Loading the player...

What is a 'Money Market'

The money market is where financial instruments with high liquidity and very short maturities are traded. It is used by participants as a means for borrowing and lending in the short term, with maturities that usually range from overnight to just under a year. Among the most common money market instruments are eurodollar deposits, negotiable certificates of deposit (CDs), bankers acceptances, U.S. Treasury bills, commercial paper, municipal notes, federal funds and repurchase agreements (repos).

BREAKING DOWN 'Money Market'

Money market transactions are wholesale, meaning that they are for large denominations and take place between financial institutions and companies rather than individuals. Money market funds offer individuals the opportunity to invest smaller amounts in these assets.

Market Participants

Institutions that participate in the money market include banks that lend to one another and to large companies in the eurocurrency and time deposit markets; companies that raise money by selling commercial paper into the market, which can be bought by other companies or funds; and investors who purchase bank CDs as a safe place to park money in the short term.

The U.S. government issues Treasury bills in the money market, and the bills have maturities that range from a few days to one year. Only primary dealers can buy them directly from the government; dealers trade them between themselves and sell retail amounts to individual investors. State, county and municipal governments also issue short term notes.

Commercial paper is a popular borrowing mechanism because it is exempt from SEC registration requirements. It's attractive to corporate investors because rates are higher than for bank time deposits or Treasury bills, and a range of maturities is available, from overnight to 270 days. However, the risk of default is significantly higher for commercial paper than for bank or government instruments.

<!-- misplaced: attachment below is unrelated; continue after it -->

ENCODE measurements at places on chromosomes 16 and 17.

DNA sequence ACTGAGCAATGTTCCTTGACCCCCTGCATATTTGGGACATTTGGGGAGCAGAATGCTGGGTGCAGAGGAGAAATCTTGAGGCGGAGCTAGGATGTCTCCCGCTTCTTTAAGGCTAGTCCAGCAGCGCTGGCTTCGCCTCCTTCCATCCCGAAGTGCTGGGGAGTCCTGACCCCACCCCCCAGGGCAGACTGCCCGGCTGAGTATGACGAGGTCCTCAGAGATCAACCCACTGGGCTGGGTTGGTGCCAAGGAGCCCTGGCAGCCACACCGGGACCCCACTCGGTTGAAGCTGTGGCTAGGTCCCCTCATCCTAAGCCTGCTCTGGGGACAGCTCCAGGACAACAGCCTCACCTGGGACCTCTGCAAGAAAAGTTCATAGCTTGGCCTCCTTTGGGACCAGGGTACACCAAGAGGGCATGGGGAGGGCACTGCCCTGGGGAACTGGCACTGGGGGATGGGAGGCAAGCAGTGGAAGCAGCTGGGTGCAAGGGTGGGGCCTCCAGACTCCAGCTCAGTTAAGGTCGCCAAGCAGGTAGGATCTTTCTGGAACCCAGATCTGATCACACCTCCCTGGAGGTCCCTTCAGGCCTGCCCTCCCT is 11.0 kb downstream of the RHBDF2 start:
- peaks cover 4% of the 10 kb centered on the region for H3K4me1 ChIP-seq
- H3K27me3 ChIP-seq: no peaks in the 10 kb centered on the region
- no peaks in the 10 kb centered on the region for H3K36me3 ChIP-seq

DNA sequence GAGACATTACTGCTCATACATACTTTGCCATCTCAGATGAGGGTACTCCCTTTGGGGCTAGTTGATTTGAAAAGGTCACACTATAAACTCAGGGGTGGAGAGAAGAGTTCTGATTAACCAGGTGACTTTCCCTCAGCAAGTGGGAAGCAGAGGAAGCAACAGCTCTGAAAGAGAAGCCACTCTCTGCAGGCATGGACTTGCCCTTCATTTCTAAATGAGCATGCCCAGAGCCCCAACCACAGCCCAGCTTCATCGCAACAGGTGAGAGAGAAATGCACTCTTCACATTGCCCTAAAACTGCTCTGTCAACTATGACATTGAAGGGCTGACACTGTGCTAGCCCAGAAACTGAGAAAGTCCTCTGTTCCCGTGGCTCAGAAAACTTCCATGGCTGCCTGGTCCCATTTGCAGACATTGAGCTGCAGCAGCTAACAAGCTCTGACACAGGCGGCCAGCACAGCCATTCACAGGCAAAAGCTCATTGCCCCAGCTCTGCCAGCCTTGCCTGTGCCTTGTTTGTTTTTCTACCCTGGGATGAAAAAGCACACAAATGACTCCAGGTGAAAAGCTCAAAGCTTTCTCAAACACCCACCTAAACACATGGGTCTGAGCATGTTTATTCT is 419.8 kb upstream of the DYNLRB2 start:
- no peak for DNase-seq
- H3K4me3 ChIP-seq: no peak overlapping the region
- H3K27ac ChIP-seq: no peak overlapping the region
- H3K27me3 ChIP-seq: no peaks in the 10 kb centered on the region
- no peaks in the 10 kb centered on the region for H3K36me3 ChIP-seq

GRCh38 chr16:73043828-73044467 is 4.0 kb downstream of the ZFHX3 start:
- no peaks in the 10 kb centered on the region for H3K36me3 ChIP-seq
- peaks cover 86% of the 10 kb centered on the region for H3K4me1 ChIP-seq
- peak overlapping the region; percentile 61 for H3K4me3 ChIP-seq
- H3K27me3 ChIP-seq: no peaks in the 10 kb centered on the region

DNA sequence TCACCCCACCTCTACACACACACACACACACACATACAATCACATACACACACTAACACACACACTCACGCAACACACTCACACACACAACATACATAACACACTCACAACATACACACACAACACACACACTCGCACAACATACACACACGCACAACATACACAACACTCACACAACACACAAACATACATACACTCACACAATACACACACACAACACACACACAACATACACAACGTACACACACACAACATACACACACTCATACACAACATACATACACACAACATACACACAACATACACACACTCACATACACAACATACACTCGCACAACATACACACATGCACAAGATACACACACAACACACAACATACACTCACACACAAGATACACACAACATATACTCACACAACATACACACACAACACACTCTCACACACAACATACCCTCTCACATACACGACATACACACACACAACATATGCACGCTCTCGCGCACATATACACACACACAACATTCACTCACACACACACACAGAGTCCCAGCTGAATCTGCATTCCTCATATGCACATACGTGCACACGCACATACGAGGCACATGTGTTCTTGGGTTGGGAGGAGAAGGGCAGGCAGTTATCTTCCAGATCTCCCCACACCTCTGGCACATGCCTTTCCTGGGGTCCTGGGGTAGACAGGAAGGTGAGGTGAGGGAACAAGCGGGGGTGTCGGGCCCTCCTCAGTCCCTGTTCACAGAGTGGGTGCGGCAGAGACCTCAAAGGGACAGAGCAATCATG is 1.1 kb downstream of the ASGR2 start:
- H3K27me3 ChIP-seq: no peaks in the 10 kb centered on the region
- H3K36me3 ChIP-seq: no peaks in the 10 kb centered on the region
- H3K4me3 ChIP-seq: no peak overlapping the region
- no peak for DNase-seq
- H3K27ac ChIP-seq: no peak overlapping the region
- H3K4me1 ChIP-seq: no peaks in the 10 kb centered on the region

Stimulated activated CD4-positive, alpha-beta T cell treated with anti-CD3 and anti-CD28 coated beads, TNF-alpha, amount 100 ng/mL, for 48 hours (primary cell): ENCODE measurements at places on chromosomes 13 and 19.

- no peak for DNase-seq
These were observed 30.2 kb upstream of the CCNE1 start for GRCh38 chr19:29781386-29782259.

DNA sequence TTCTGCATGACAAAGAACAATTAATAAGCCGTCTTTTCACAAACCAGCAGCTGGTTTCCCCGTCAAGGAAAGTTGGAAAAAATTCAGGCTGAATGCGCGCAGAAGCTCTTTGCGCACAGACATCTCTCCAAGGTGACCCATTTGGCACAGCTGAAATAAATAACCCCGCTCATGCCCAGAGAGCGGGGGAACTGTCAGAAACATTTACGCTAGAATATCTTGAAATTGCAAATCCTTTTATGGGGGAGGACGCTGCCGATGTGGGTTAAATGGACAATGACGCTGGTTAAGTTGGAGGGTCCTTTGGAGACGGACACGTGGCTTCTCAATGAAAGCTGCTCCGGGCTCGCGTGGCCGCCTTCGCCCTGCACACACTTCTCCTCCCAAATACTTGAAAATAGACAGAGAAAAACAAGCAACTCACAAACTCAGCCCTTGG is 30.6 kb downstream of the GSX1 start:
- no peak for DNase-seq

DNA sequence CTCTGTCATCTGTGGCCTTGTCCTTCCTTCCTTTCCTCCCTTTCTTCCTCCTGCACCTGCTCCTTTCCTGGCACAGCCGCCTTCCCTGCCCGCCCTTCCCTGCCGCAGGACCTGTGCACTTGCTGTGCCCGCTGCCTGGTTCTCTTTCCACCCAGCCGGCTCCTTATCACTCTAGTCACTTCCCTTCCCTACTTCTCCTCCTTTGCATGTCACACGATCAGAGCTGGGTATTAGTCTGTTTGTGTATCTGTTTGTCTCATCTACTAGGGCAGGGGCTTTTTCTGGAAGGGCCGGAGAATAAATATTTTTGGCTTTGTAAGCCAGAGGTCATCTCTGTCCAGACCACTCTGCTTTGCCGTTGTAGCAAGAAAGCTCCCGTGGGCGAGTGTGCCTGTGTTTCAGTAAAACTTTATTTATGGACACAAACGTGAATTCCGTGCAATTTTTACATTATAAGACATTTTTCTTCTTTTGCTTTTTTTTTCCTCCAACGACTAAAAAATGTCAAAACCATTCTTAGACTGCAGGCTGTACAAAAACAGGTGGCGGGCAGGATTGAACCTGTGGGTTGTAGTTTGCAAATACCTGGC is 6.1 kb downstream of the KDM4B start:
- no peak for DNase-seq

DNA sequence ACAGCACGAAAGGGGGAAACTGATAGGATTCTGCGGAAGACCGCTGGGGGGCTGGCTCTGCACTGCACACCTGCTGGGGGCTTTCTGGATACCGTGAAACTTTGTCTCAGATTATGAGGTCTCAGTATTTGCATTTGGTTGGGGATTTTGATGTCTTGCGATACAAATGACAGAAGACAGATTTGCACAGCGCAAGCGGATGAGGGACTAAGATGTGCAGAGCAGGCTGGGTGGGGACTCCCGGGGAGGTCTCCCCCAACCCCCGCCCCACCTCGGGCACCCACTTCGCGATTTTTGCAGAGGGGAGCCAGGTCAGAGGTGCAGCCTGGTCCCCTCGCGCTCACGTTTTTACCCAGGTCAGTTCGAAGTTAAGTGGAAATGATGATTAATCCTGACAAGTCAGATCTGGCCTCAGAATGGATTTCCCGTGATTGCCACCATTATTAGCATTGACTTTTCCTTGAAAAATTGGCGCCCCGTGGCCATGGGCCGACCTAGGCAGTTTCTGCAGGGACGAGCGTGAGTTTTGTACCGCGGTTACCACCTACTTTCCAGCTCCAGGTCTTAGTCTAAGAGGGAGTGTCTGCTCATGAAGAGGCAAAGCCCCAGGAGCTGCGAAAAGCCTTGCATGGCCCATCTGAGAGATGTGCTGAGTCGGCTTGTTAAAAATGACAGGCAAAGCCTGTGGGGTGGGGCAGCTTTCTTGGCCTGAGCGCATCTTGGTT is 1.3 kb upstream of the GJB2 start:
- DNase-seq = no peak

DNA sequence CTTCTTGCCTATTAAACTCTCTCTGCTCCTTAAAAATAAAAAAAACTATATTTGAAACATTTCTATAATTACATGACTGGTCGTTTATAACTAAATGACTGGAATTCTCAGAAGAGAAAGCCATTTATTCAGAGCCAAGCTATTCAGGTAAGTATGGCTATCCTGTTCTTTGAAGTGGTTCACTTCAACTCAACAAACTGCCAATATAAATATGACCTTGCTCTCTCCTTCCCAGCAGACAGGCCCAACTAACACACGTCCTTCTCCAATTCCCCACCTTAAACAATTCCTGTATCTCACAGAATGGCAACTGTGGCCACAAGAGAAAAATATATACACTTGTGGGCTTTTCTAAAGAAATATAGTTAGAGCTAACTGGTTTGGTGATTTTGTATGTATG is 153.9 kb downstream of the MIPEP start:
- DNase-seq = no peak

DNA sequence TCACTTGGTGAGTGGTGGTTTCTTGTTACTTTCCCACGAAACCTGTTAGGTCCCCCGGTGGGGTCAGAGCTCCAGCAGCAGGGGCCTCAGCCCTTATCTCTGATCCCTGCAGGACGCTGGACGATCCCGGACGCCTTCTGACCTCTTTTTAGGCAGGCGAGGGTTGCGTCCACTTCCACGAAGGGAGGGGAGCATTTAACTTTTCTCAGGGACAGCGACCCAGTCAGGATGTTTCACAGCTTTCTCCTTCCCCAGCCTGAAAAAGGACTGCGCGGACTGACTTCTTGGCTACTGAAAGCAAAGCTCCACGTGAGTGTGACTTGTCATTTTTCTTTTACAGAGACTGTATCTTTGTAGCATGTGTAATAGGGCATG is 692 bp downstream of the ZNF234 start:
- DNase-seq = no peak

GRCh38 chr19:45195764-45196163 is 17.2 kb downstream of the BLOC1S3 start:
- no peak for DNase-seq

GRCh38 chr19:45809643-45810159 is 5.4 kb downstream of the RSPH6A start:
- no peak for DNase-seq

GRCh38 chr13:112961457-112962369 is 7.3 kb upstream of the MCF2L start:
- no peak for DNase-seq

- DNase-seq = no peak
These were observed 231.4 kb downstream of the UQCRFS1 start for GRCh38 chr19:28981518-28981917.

Money Market Funds

The money market itself is limited to companies and financial institutions that lend and borrow wholesale amounts, which range from $5 million to well over a billion dollars per transaction. Mutual funds offer baskets of these instruments, which are generally considered to be safe, to individual investors. The net asset value (NAV) of such funds is intended to stay at $1, but during the 2008 financial crisis, one fund fell below that level. That triggered market panic and a mass exodus from the funds, which ultimately led to restrictions on them holding higher-yielding investments in order to raise returns.

Capital Market

The money market is different from the capital market, which is the sale and purchase of long-term debt and equity instruments. A discussion of the differences between the two markets is available in the articles Financial Markets: Capital Vs. Money Market and Getting to Know the Money Market.

RELATED TERMS
  1. Money Market Fund

    An investment fund that holds the objective to earn interest ...
  2. Short-Term Paper

    Financial instruments typically with original maturities of less ...
  3. Money Market Yield

    The interest rate earned by investing in securities with high ...
  4. Paper Dealer

    A market maker that buys and sells extremely short-term corporate ...
  5. Commercial Paper

    An unsecured, short-term debt instrument issued by a corporation, ...
  6. Capital Markets

    Capital markets are markets for buying and selling equity and ...
Related Articles
  1. Investing

    Financial Markets: Capital vs. Money Markets